Most people I know have a little bit of their savings squirrelled away in government-backed bank National Savings
Although love is too strong a word to use when talking about how customers view any of this country’s financial institutions, most savers do trust National Savings & Investments (NS&I). It is more liked than despised.
It is certainly more liked than the big banks and most building societies, even if it is guilty of using some of the same tricks as its rivals – for example, suddenly cutting savings rates or withdrawing popular products as it did at the beginning of September with the removal of its one- and three-year Guaranteed Growth Bonds and Guaranteed Income Bonds.
Our fondness stems primarily from its formidableness. Irrespective of the economy’s health (currently in deterioration mode), financial crises (think 2008), government turmoil (think now) and political machinations (all the time), NS&I is always there standing firm. Solid as the rock of Gibraltar. Part of the country’s financial fabric.
It is the equivalent of a port in a storm, offering its 25 million customers something no other savings rival can do – safety irrespective of the amount that is saved with it.
For NS&I customers, there is no worry about ensuring their savings are safeguarded by the Financial Services Compensation Scheme if their bank or building society hits the buffers – currently set at £85,000 per savings institution. Reassuringly, at every twist and turn, Her Majesty’s Treasury sits four square behind them.
Equally, NS&I is a harbour in calmer times, providing an array of attractive products for savers with specific requirements – be it a need for monthly income (Income Bonds), tax-efficient savings for either children (Junior Isa or Jisa) or adults (Direct Isa), or bog-standard savings accounts that can be operated both online and by phone (Direct Saver) or by post (Investment Account).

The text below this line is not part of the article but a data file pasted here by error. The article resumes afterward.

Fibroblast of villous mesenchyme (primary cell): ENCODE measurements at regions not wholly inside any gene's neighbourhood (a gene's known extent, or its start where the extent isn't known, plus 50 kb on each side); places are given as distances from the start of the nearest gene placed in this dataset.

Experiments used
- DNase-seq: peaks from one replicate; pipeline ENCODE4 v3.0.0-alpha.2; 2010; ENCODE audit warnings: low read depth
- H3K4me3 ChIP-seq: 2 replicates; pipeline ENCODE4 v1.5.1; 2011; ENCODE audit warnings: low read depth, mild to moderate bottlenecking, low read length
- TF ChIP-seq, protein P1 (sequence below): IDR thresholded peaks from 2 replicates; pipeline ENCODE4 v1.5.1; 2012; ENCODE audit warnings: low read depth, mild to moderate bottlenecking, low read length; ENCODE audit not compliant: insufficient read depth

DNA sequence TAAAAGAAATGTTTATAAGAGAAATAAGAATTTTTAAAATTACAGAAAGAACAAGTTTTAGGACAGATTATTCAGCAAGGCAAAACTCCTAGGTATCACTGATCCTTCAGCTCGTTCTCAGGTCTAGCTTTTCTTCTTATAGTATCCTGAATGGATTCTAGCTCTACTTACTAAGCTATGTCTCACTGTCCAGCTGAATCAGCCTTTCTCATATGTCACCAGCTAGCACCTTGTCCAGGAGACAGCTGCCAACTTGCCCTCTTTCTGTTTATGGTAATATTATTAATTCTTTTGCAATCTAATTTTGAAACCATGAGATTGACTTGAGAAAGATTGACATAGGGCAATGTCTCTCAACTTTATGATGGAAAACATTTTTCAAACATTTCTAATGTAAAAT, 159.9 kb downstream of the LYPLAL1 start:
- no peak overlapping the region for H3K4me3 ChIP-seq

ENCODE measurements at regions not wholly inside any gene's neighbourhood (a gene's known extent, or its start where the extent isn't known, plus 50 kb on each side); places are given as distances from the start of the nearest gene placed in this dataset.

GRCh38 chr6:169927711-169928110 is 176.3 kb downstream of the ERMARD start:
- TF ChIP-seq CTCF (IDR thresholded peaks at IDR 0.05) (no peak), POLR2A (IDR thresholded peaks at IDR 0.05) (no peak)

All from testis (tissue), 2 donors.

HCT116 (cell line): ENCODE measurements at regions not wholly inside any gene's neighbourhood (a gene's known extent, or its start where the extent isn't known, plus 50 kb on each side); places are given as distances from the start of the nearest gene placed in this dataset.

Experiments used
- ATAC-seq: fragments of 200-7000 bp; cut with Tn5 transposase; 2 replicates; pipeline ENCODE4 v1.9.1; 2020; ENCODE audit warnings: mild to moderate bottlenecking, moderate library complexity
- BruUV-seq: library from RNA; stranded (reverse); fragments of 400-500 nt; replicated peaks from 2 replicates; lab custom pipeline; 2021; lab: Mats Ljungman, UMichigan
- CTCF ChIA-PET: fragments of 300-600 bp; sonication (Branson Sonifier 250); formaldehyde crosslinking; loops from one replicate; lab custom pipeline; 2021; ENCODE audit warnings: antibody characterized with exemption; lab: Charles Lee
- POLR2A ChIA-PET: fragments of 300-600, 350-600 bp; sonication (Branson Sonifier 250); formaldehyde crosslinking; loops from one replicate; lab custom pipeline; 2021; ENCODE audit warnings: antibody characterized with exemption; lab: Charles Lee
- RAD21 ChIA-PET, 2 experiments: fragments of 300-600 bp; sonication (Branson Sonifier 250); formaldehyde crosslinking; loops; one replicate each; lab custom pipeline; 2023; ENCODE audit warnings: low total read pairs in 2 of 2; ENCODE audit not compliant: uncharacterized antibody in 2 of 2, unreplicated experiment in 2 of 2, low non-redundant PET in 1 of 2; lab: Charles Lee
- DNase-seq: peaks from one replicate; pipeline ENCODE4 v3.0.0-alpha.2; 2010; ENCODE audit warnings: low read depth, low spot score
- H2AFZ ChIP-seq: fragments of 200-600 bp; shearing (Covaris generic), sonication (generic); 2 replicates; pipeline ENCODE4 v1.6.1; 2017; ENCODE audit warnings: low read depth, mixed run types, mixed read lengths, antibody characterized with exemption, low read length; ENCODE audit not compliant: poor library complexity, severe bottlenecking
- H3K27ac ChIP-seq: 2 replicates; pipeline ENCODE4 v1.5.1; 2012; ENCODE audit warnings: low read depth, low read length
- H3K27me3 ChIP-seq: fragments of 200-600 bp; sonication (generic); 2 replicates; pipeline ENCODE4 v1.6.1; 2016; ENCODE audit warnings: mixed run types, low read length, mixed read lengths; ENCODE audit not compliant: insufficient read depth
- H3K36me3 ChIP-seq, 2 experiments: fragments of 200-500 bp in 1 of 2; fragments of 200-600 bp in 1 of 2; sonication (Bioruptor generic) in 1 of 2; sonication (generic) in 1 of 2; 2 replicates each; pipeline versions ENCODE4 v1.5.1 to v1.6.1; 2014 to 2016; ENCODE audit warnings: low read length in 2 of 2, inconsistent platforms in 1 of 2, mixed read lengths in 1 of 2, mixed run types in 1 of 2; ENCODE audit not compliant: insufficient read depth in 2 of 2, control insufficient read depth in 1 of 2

Yes, the interest rates may not be the best on offer – ranging from 0.8% on an Investment Account through to a more mouth-watering 3.25% on its Jisa– but that’s not really the point. Most savers are prepared to sacrifice a little in interest in exchange for the reassurance that NS&I provides.
Of course, I’ve saved the best NS&I product to last – Premium Bonds that offer holders participation in a monthly draw with tax-free prizes on offer from £25 up to £1million. The average prize rate is currently equivalent to an annual 1.4% and bonds can be bought from as little as £25.
My three sons – Matthew, Mark and James – are all big supporters of good old Premium Bonds. They have been ever since I and my generous mother-in-law, Betty, started buying them bonds as youngsters for Christmas and for their birthdays.
Admittedly, the gifts were not always welcome at the time – “Dad, we wanted video game Football Manager 2008” – but the boys have all grown to love the bonds as they have moved into their 20s and become financially independent. A steady drip of prizes – a £25 here, a £50 there – has kept them interested.
Indeed, my middle son Mark won’t say a bad word about them. Unlike his brothers and for that matter his Dad, he seems to enjoy the luck of the Irish, winning a prize at least once every other month. My modest Premium Bonds’ holding has yet to yield a single prize although I’m adding to it every month in the hope of greater success.
Lots of my friends – all in their 50s and 60s – now hold the maximum £50,000 in Premium Bonds and would buy even more if they were allowed to do so. Yet I think NS&I has got it right in now, preferring to refocus its eye on younger savers and encouraging them to take up good savings habits.
It has done this with its Jisa – only one provider currently offers a better interest rate (building society Coventry) – and it has also just done it with Premium Bonds by removing the restriction that only allowed parents and grandparents to buy them on behalf of children and grandchildren. Now, aunts, uncles, godparents and family friends can give children the gift of a Premium Bond – with purchases made either online or by post.
Premium Bonds have their drawbacks. Prizes are not guaranteed (as I am finding out to my cost) and while the bonds can always be cashed in at face value, it doesn’t protect them from the ravages of inflation. But if they encourage the children of today to become the adult savers of tomorrow, we should laud them, not pick fault with them.
It is my contention that every savings portfolio should have a sprinkling of National Savings. Does yours?